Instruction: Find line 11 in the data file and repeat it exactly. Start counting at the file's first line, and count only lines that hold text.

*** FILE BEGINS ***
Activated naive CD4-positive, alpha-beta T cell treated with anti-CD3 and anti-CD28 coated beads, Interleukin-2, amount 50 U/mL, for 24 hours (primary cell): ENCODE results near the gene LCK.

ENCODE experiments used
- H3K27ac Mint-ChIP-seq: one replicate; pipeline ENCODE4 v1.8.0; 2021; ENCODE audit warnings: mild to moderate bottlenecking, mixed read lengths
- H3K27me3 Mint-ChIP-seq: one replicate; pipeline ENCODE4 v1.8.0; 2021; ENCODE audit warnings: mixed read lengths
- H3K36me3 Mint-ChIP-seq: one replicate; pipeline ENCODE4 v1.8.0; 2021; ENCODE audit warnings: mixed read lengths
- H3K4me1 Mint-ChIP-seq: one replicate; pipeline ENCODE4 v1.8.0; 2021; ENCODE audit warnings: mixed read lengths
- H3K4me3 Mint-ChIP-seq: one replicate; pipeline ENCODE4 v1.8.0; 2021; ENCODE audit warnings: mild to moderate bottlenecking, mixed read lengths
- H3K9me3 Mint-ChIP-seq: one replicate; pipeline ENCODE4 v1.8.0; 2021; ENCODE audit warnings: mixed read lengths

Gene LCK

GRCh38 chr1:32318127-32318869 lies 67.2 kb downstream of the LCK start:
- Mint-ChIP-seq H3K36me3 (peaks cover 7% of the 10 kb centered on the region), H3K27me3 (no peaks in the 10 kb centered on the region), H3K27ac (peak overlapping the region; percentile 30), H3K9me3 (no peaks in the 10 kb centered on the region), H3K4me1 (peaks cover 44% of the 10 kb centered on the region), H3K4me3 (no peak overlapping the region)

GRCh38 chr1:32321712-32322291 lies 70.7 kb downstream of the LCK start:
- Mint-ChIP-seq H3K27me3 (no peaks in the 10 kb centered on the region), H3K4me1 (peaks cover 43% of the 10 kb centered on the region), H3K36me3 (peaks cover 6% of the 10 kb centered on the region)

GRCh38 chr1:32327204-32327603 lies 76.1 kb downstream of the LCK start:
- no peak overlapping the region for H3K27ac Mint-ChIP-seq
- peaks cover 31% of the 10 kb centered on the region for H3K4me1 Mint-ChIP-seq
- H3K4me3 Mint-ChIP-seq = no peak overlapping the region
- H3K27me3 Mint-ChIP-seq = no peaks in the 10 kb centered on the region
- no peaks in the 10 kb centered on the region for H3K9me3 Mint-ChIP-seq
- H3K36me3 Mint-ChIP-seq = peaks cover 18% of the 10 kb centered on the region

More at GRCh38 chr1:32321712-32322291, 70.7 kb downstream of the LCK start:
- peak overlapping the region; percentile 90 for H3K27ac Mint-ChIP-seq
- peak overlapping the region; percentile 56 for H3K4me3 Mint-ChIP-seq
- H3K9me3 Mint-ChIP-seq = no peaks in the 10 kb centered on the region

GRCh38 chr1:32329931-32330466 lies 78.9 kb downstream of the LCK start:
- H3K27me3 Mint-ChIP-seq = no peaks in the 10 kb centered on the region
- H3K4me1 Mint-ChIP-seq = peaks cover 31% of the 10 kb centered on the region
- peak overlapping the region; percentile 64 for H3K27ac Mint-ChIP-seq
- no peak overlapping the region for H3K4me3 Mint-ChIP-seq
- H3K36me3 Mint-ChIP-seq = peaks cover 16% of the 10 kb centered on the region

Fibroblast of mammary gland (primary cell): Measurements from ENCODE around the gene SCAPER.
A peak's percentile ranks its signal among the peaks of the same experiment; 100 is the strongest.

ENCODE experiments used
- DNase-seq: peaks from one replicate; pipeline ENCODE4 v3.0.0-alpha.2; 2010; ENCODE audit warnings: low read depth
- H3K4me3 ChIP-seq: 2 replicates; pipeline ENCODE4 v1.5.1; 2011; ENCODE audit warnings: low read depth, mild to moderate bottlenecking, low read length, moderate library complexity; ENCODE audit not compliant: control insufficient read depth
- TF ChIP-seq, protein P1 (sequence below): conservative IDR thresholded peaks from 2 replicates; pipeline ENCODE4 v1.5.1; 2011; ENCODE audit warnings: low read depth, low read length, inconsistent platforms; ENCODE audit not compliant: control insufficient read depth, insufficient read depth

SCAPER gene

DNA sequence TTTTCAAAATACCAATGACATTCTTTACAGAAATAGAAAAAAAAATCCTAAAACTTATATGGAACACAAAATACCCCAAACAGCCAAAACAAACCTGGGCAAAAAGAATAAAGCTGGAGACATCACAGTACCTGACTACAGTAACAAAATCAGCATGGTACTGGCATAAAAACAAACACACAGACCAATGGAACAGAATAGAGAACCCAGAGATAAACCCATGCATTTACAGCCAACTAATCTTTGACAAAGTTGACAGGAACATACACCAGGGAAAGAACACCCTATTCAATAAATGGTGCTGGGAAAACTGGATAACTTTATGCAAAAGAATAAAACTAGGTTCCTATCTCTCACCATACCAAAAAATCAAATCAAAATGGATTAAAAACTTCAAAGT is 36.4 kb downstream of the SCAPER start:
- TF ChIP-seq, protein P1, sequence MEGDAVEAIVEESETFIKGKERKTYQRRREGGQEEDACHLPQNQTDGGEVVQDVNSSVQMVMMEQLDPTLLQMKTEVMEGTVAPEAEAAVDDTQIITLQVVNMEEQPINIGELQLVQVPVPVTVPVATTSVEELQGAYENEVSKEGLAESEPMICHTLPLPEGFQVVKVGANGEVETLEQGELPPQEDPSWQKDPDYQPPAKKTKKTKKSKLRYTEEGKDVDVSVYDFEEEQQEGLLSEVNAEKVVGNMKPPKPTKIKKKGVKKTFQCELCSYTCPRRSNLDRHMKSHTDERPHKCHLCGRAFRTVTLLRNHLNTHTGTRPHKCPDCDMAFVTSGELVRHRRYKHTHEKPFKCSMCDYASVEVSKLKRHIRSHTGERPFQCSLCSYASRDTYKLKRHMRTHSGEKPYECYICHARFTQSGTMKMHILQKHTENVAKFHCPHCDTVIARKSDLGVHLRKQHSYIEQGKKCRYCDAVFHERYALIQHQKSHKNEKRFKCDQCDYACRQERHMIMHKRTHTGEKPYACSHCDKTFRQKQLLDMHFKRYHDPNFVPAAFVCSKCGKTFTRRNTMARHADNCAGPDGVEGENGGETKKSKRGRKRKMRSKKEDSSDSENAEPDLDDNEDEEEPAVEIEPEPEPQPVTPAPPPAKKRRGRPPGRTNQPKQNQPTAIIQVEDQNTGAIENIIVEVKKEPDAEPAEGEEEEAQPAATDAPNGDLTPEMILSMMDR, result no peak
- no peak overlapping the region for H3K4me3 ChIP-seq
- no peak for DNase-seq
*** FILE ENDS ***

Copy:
- Mint-ChIP-seq H3K36me3 (peaks cover 7% of the 10 kb centered on the region), H3K27me3 (no peaks in the 10 kb centered on the region), H3K27ac (peak overlapping the region; percentile 30), H3K9me3 (no peaks in the 10 kb centered on the region), H3K4me1 (peaks cover 44% of the 10 kb centered on the region), H3K4me3 (no peak overlapping the region)